Coronavirus: British officials try to assure public to prevent panic buying
Sales in hand sanitiser, home food deliveries, toilet paper have surged amid outbeak fears
Britain’s most senior health minister attempted to assure the public on Friday after it emerged that people had been panic buying household provisions to cope with the coronavirus outbreak.
Panic buying that was first fuelled by the prospect of a no-deal Brexit has been further exacerbated by the breakout of the new virus, which has killed two people in Britain and been found in 163.
Pharmaceutical company Boots is limiting purchases of hand sanitiser to two bottles per customer and online grocer Ocado has advised customers to place food orders in advance due to the exceptionally high demand amid fears of home self-isolation.
Britons have also been stockpiling toilet paper, with fears that some shops could run out of loo roll.
One supermarket executive said sales of basic house hold items had "gone through the roof", before saying he was unsure the government could guarantee food supply in all instances.
But the government has advised against panic buying. Responding to a question about panic buying, Health Secretary Matt Hancock said: "The government has supplies of the key things that are needed. And within the food supply, we are absolutely confident that there won't be a problem there.”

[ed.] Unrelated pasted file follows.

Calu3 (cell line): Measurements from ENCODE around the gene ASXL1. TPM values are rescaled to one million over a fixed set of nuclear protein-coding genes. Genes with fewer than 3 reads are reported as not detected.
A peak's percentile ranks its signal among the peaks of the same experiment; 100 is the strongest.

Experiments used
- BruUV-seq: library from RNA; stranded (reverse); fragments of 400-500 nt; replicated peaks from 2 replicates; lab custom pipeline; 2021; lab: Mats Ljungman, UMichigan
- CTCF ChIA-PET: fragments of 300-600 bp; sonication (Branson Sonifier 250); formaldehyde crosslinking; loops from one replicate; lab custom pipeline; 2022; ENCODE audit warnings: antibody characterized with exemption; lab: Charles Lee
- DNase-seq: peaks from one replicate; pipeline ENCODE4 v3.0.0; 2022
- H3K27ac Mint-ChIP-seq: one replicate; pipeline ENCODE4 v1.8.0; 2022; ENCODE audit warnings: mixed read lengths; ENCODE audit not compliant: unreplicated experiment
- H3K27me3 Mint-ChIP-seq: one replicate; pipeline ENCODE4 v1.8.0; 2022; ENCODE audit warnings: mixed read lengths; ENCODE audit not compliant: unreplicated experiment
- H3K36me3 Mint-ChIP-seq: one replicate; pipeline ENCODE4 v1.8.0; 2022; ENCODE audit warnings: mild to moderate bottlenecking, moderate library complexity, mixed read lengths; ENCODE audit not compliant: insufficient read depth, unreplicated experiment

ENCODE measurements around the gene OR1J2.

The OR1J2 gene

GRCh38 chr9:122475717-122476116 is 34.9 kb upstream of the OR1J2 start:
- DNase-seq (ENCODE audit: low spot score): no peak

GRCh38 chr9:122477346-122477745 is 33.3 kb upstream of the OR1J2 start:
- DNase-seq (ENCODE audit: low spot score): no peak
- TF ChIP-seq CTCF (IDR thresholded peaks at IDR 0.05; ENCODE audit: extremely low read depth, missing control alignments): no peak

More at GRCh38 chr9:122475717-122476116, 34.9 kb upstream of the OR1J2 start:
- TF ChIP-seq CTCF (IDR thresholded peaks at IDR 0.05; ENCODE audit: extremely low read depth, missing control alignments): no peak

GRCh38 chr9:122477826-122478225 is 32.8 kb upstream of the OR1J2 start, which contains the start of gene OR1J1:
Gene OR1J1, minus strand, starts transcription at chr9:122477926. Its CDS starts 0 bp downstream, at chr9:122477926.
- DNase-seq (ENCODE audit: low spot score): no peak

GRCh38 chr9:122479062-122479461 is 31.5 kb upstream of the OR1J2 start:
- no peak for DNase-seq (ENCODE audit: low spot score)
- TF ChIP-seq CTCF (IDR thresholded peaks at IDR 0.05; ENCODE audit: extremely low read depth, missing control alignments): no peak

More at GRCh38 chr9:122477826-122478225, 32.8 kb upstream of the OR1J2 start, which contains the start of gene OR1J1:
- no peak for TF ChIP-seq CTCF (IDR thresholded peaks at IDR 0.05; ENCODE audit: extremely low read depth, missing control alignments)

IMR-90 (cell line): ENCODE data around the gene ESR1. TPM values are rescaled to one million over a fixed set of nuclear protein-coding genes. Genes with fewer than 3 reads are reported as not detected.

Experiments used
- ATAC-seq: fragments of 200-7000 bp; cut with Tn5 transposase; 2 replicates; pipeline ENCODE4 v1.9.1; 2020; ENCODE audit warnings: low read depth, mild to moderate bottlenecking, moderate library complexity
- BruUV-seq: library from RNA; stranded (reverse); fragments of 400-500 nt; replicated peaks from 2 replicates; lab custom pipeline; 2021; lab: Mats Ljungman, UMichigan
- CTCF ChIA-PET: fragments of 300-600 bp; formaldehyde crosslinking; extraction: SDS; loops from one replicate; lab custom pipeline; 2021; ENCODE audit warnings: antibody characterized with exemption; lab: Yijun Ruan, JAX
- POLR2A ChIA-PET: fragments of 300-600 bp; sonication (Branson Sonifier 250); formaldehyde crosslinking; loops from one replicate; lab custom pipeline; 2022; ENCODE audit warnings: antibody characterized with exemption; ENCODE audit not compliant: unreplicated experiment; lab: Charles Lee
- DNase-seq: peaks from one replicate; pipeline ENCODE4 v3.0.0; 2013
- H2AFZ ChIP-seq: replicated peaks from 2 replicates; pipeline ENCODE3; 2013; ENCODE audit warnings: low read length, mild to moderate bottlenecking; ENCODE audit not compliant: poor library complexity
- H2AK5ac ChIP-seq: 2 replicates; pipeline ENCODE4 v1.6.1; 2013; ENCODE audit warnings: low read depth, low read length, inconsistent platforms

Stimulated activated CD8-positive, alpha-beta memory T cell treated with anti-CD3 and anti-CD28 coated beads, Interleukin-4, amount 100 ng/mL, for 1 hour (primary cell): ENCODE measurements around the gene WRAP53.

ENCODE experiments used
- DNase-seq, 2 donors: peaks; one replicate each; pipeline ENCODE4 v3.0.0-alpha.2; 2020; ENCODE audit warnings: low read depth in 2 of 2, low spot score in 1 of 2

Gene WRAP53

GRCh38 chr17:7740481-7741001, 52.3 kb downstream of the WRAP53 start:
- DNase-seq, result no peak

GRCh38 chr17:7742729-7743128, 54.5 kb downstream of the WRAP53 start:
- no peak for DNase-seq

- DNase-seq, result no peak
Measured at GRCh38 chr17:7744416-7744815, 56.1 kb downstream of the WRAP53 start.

"Crucially, we are working with the supermarkets to make sure that, if people are self-isolating, then we will be able to get the food and supplies that they need."
The government has promised £46 million (Dh219m) to fund urgent work to find a coronavirus vaccine and develop a test for the infection. The funding will include work on eight possible vaccines that already being developed as well as further research.
On Thursday, Britain’s chief medical officer Chris Whitty said the country was moving into the next stage of its response to the coronavirus outbreak, from trying to contain it to delay it. The UK wants to push the peak of the outbreak back to the summer months, giving officials valuable time to prepare and taking the pressure of the NHS, which is busier in winter due to other seasonal illnesses such as flu.
Updated: March 6, 2020 07:02 PM